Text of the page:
network is just there to enable the sync. DASD is cheap.
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snipped-for-privacy@aol.com Sun, 23 Oct 2016 01:45:41 GMT in alt.home.repair, wrote:

You seem to be confused again. Remote updating of your router has nothing to do with Windows or Windows updates that you keep turned off. You wouldn't be selectively applying these, you probably wouldn't even be aware of this happening. If the modem/router combo is the one your ISP provided, it's mostly likely remote updatable by them. Again, that has nothing to do with Windows updates. It's not something YOU can usually turn off, either.

Is the software Windows based? [g] I think you may be over estimating the security your network is affording you. Or rather, the security you think it's affording you.

Of course not. People buy laptops for the portability aspect. Not to become a server. it's the wrong tool for the job in that situation. I could use a flathead to get a philips screw out, but, it's not the right tool and could damage the screwhead.

It would defeat the purpose if I foisted the content onto each client that wants to use it. Although, they are welcome to make local copies of anything they have access to. Sounds like i'd only need to break into one or two boxes and be able to acquire everything on the network; since you're keeping copies of the data on each one...
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On Thu, 20 Oct 2016 19:16:11 -0400, snipped-for-privacy@aol.com wrote:

I tried a standard atx power supply on a Dell and it didn't do anything., untill a few wires were moved in the connector. Don't try to just move the start wire.

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On Thursday, October 20, 2016 at 8:16:16 PM UTC-5, snipped-for-privacy@snyder.on.ca wrote:

For the past 15 yrs Dell has used a standard ATX P/S. ('96-'00 was non-standard)
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On Thu, 20 Oct 2016 19:03:00 -0700 (PDT), bob_villa

phrase "Dell from Hell" - because back then they WERE "from hell" Unlike Apple, who didn't pretend to be "standard" - Dell tried very hard to appear to be "standard" while, at the time, was anything but.
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On Thursday, October 20, 2016 at 9:17:55 PM UTC-5, snipped-for-privacy@snyder.on.ca wrote:

Really "old news".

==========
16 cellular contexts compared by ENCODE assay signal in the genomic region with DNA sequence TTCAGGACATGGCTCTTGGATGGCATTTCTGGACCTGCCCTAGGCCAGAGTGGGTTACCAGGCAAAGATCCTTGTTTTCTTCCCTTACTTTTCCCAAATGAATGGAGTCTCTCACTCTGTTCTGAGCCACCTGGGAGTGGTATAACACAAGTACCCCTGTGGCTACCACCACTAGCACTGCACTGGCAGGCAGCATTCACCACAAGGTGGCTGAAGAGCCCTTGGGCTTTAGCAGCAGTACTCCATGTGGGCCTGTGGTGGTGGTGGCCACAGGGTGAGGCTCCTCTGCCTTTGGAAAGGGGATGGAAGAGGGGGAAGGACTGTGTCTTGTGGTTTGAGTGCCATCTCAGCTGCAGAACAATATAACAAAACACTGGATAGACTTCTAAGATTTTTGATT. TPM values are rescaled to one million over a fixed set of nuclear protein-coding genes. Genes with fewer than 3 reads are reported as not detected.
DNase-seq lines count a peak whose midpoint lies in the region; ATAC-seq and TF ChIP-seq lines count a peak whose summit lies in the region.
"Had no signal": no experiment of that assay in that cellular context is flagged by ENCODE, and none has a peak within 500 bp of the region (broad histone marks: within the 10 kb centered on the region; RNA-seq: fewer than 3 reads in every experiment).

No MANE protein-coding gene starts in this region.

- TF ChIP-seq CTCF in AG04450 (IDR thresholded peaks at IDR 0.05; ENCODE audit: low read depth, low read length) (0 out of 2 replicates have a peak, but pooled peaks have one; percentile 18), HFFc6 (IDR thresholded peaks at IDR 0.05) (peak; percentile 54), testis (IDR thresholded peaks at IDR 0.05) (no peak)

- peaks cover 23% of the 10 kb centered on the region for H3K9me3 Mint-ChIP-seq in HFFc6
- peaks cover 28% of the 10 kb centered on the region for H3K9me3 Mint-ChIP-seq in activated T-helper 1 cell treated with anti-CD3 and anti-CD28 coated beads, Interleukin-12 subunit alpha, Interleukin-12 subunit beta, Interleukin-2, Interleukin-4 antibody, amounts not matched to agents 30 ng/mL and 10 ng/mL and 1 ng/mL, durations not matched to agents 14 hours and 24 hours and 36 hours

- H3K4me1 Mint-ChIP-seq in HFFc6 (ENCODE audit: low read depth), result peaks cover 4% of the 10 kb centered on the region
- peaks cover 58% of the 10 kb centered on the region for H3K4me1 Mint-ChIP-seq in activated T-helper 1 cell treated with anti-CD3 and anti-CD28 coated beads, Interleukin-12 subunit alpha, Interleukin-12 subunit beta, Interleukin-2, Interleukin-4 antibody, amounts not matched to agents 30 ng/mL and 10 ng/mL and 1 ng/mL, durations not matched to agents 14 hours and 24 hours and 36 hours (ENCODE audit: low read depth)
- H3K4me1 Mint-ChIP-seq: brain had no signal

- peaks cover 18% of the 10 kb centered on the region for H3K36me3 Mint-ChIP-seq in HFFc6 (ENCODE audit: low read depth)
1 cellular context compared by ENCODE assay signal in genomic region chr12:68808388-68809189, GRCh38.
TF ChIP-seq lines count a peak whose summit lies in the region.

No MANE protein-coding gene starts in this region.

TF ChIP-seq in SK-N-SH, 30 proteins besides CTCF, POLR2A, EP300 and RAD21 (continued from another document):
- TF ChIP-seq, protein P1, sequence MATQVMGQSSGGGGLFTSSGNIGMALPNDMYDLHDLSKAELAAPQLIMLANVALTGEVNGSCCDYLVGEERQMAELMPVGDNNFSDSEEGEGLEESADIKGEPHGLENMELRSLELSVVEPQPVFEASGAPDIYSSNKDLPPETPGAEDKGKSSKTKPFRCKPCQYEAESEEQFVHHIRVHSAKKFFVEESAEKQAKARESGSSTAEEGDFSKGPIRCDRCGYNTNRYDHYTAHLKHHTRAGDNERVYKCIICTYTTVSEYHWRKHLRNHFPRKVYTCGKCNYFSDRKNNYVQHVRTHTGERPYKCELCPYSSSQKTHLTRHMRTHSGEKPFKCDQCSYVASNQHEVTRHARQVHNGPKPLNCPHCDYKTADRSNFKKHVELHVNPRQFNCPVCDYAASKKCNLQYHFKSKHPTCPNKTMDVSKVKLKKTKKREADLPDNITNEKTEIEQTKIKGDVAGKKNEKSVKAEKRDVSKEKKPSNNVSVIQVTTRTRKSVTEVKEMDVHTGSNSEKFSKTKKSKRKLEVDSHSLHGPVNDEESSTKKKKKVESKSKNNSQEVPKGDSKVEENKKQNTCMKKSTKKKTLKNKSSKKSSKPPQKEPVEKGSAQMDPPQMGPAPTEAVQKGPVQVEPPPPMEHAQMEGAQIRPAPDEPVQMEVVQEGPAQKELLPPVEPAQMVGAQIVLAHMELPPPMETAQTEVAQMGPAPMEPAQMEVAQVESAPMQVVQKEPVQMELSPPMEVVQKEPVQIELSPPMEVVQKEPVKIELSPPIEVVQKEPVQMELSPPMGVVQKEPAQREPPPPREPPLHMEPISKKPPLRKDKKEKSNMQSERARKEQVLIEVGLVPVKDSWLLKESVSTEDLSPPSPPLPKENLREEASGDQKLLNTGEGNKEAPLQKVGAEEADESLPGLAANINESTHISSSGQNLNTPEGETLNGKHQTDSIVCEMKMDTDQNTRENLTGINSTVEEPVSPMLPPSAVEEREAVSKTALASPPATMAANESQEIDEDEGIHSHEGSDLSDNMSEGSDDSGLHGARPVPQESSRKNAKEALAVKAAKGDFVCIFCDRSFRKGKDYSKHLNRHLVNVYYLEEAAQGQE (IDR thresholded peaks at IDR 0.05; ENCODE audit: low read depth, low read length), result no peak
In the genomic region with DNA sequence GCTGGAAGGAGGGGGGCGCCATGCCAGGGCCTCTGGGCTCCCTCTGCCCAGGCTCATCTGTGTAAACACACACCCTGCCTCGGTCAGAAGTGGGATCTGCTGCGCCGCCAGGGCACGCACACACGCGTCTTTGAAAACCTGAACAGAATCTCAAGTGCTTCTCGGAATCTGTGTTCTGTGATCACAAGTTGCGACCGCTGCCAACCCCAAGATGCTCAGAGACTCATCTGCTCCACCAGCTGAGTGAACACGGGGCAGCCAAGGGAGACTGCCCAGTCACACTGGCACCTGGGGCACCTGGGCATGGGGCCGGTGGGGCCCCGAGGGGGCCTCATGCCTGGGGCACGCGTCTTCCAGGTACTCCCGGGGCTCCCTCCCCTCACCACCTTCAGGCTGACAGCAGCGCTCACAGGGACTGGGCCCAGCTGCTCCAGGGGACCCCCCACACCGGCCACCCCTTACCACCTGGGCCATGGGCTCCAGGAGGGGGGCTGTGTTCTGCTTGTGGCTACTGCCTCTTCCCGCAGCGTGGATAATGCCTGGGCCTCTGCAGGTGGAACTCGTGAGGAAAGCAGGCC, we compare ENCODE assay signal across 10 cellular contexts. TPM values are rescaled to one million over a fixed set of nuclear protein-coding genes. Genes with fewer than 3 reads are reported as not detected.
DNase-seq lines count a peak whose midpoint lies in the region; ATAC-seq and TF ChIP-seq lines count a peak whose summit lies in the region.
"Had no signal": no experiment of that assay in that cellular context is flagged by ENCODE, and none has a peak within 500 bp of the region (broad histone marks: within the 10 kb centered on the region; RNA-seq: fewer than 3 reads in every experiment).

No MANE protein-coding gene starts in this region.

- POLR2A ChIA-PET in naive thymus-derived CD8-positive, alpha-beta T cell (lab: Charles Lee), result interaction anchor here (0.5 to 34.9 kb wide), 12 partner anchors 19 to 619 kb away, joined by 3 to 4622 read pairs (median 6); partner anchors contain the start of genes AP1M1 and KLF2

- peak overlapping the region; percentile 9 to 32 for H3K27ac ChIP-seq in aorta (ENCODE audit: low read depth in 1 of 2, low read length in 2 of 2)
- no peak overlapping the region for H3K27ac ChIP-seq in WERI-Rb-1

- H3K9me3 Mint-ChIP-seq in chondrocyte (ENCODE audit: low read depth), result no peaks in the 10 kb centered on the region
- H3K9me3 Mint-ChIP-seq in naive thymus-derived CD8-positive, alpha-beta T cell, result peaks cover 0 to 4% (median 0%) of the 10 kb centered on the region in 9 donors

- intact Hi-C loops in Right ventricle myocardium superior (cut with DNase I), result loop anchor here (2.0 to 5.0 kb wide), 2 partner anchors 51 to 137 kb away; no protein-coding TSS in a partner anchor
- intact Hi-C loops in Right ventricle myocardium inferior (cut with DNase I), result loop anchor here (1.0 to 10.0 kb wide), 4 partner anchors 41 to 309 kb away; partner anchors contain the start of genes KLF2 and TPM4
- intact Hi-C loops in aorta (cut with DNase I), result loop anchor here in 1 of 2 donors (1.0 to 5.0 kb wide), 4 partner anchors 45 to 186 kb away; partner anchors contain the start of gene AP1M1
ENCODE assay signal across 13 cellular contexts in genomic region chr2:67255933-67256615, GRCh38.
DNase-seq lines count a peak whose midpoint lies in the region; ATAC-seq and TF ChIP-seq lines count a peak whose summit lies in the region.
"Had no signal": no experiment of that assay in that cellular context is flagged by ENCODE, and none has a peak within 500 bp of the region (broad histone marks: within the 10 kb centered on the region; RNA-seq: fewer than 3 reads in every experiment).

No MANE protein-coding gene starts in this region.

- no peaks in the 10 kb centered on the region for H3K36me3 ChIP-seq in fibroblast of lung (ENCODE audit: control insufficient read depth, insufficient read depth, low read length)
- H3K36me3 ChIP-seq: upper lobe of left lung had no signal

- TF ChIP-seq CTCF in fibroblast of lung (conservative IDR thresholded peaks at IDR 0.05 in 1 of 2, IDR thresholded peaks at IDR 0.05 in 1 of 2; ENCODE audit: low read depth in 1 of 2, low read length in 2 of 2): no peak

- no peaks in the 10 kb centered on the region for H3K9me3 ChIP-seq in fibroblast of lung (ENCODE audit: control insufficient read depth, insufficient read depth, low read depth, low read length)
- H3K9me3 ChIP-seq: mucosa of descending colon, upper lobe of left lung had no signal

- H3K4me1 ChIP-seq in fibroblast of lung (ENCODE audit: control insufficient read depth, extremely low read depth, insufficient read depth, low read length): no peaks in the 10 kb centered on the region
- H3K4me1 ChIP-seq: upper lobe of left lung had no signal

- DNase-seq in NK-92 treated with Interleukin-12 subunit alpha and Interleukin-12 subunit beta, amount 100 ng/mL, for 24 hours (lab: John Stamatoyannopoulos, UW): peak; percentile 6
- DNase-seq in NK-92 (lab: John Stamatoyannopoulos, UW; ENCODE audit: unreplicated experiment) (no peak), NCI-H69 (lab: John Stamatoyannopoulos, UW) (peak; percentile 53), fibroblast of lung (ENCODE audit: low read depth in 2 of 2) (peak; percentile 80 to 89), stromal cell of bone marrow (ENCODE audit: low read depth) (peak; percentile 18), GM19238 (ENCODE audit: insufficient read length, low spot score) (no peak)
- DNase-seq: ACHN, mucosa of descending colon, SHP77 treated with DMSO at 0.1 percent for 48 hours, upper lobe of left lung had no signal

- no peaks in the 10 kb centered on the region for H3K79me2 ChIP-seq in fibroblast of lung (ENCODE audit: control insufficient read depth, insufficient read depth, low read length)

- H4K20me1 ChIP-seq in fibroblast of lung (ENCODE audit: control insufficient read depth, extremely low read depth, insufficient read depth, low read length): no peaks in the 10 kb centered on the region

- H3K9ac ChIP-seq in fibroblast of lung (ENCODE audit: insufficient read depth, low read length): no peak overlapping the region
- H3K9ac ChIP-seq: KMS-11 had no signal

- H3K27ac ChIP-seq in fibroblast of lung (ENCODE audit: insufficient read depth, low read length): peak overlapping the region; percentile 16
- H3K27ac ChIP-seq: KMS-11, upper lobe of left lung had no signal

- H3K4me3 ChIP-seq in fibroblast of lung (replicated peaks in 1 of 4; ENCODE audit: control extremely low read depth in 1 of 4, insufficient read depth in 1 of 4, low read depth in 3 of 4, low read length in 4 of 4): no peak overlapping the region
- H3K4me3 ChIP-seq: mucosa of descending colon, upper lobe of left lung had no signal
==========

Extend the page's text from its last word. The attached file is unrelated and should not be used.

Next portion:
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snipped-for-privacy@snyder.on.ca wrote:

Dell, HP, Compaq, etc. All guilty of stupid things like that.
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Yep. Our company farmed it's custom PCBs out to a company that had jest won the Malcom Baldridge Awared for Quality. Yet, they still tried to sub out our PCB components fer cheaper one's (that often did not work) so THEY could save money. We hadda go back and spec all the components WE wanted cuz the boards began failing.
I also helped a buddy test some memory sticks that were being returned to him (Infineon) for alleged failures. We tested 'em all and discovered it wasn't the memory sticks at all. They all worked fine. It was the cheapo memory stick finger connector strips that had been substituted by Dell to save money on their motherboards. The finger strips were the wrong size and therefor did not exert enough pressure to make good contact with the memory sticks.
nb
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Yeah, the joke in the 90s was people were getting those yellow envelopes in the mail that said "You may have already won the Malcolm Baldridge Award"
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No. The traces were good, it's jes them memory stick connectors had been cheapened to the point were they didn't work fer dammit. The finger contacts wouldn't exert enough pressure to ensure a viable connection. We finally got Dell to admit it was they who replaced the memory stick slot finger strips with cheaper one's. Since our test rigs were not Dell PCs, with cheapo memory connectors, the sticks all worked jes fine. ;)
nb